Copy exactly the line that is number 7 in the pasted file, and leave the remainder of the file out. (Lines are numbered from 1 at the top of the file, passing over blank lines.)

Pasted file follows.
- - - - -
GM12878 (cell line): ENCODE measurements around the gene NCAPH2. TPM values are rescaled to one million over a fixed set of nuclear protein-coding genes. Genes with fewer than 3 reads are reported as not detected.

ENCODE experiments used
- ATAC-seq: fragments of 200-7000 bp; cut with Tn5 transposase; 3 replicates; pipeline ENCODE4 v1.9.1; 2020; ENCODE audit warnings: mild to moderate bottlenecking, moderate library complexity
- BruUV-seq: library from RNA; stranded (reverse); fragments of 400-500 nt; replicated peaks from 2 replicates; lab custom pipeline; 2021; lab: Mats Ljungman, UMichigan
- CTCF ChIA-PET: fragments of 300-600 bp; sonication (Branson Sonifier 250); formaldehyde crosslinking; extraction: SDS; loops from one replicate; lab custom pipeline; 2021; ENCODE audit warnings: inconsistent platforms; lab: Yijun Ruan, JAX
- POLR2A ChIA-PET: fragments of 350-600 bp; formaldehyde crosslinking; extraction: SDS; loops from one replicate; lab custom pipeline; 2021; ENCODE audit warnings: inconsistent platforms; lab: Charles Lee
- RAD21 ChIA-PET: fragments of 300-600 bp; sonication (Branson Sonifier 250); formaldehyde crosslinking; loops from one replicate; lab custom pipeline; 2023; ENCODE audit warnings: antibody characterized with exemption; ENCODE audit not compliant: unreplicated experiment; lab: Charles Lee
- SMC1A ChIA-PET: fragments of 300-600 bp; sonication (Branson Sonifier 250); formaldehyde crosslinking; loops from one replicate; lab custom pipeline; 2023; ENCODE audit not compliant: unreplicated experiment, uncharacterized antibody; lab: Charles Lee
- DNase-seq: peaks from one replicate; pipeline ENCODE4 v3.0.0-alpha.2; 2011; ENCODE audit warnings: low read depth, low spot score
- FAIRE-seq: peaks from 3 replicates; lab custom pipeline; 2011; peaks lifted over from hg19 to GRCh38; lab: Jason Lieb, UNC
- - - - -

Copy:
- RAD21 ChIA-PET: fragments of 300-600 bp; sonication (Branson Sonifier 250); formaldehyde crosslinking; loops from one replicate; lab custom pipeline; 2023; ENCODE audit warnings: antibody characterized with exemption; ENCODE audit not compliant: unreplicated experiment; lab: Charles Lee